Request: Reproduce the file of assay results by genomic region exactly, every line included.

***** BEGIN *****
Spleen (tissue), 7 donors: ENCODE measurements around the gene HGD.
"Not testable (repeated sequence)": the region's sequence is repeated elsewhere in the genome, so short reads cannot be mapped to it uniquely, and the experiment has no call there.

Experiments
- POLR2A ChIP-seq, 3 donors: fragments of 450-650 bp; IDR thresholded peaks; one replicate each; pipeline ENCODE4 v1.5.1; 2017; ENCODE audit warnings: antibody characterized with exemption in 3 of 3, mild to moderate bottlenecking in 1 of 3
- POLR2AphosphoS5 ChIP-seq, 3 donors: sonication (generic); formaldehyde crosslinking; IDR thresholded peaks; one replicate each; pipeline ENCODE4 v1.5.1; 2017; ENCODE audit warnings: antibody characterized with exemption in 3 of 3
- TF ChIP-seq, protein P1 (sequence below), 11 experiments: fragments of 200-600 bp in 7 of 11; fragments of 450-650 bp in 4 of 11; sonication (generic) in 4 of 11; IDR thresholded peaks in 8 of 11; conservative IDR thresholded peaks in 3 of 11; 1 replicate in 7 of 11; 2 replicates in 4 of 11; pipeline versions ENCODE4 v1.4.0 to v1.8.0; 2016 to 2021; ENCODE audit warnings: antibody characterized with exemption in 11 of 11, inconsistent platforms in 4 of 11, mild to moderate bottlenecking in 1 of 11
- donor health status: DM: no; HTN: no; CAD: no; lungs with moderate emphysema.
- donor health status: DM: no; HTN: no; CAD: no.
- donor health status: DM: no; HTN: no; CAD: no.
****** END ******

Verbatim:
Spleen (tissue), 7 donors: ENCODE measurements around the gene HGD.
"Not testable (repeated sequence)": the region's sequence is repeated elsewhere in the genome, so short reads cannot be mapped to it uniquely, and the experiment has no call there.

Experiments
- POLR2A ChIP-seq, 3 donors: fragments of 450-650 bp; IDR thresholded peaks; one replicate each; pipeline ENCODE4 v1.5.1; 2017; ENCODE audit warnings: antibody characterized with exemption in 3 of 3, mild to moderate bottlenecking in 1 of 3
- POLR2AphosphoS5 ChIP-seq, 3 donors: sonication (generic); formaldehyde crosslinking; IDR thresholded peaks; one replicate each; pipeline ENCODE4 v1.5.1; 2017; ENCODE audit warnings: antibody characterized with exemption in 3 of 3
- TF ChIP-seq, protein P1 (sequence below), 11 experiments: fragments of 200-600 bp in 7 of 11; fragments of 450-650 bp in 4 of 11; sonication (generic) in 4 of 11; IDR thresholded peaks in 8 of 11; conservative IDR thresholded peaks in 3 of 11; 1 replicate in 7 of 11; 2 replicates in 4 of 11; pipeline versions ENCODE4 v1.4.0 to v1.8.0; 2016 to 2021; ENCODE audit warnings: antibody characterized with exemption in 11 of 11, inconsistent platforms in 4 of 11, mild to moderate bottlenecking in 1 of 11
- donor health status: DM: no; HTN: no; CAD: no; lungs with moderate emphysema.
- donor health status: DM: no; HTN: no; CAD: no.
- donor health status: DM: no; HTN: no; CAD: no.